This article analyses three local educational projects about the Nazi
bombing of Rotterdam in May 1940, all of which took place from 1980 to the
present day in the context of the dynamic memory culture of the bombardment.
These three contexts testify to a process by which memory, increasingly derived
from authentic locations and objects instead of individual memories, is put to use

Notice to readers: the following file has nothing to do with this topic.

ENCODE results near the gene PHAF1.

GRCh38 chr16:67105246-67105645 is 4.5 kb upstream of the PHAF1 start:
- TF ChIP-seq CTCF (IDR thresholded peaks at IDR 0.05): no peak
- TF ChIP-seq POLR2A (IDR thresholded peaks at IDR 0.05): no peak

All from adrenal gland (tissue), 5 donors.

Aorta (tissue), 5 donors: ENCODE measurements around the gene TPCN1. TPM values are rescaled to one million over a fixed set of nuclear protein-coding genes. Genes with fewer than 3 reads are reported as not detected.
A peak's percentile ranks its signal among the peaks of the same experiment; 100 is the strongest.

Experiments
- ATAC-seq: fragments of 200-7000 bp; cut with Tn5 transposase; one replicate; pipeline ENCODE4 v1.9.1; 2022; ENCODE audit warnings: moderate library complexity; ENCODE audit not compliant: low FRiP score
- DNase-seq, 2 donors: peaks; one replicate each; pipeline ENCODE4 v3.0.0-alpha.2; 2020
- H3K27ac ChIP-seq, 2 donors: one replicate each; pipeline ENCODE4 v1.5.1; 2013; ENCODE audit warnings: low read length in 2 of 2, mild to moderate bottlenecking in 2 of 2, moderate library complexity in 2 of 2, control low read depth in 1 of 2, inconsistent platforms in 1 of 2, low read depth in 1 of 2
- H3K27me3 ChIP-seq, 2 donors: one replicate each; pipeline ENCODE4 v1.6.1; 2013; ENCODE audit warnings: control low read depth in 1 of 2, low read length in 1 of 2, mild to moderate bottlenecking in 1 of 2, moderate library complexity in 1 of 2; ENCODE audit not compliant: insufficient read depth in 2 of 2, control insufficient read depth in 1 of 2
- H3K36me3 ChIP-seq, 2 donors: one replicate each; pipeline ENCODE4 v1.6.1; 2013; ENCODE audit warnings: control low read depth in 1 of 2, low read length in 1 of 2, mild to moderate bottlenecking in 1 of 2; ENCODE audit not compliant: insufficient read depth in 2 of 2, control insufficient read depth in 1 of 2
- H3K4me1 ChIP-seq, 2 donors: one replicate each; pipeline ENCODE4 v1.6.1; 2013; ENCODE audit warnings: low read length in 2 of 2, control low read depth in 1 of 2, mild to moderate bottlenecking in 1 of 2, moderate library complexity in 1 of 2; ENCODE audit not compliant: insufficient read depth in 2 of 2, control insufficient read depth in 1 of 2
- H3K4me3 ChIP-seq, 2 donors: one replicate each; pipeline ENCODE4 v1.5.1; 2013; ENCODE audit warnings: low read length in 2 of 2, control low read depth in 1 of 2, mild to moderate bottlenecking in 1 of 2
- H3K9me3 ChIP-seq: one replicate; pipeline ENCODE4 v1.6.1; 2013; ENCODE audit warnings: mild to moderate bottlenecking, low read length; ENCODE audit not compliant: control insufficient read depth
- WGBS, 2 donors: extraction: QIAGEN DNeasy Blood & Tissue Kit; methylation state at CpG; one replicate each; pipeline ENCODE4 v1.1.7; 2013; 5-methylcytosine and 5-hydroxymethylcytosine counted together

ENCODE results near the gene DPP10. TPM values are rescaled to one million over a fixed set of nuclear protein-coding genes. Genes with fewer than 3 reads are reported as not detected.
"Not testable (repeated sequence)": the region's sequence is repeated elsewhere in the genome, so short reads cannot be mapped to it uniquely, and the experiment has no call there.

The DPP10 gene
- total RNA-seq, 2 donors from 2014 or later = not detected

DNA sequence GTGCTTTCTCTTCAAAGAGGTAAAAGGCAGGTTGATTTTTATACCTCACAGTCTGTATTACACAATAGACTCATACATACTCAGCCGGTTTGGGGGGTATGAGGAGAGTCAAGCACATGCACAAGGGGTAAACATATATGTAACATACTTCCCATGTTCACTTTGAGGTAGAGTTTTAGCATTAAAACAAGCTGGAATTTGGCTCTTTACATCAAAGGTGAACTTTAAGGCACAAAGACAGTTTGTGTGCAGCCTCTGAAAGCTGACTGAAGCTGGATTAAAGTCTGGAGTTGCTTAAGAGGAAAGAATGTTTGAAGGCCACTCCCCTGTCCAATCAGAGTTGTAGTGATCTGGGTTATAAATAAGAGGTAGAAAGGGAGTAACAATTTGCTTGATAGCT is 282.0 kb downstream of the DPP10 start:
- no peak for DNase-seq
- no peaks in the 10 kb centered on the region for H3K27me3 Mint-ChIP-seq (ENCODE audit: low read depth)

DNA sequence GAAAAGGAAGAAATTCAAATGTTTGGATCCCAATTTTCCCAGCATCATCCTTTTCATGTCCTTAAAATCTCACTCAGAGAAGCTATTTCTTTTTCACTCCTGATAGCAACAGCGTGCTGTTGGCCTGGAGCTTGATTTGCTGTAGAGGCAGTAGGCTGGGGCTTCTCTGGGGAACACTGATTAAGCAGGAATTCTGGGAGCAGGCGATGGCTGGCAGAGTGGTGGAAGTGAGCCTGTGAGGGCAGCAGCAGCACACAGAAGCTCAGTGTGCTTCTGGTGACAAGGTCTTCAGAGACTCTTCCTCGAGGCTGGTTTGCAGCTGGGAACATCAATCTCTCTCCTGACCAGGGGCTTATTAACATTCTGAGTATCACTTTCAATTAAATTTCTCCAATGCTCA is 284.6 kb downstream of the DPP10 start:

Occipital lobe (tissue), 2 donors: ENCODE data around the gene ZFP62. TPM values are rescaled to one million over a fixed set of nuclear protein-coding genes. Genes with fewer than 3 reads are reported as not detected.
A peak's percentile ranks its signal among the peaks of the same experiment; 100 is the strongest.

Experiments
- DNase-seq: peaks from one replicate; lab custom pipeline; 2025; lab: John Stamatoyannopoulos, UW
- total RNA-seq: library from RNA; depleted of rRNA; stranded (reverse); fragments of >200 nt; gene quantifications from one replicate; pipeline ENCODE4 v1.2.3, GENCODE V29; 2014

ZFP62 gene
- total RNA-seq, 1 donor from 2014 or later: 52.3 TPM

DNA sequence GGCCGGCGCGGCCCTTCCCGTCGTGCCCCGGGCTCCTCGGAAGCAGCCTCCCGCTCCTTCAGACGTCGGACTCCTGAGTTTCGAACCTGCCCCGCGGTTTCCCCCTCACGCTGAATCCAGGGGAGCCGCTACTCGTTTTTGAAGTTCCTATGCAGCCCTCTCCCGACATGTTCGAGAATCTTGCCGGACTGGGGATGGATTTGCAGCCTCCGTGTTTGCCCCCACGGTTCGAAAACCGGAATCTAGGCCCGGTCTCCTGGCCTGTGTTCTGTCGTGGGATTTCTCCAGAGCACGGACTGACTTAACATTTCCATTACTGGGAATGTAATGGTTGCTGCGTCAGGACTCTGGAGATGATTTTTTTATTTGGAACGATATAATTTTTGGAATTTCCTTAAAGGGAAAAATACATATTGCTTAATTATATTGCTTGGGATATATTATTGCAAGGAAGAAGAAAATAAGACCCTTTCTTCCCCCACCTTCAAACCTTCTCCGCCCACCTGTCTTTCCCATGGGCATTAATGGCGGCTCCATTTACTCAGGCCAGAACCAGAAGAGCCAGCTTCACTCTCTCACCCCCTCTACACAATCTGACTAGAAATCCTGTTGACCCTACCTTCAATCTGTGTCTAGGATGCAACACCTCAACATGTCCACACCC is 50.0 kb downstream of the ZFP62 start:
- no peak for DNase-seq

in education. Moreover, increased awareness of the disappearance of eyewitness
generations means that young people are becoming key consumers and auxiliary
producers of memory.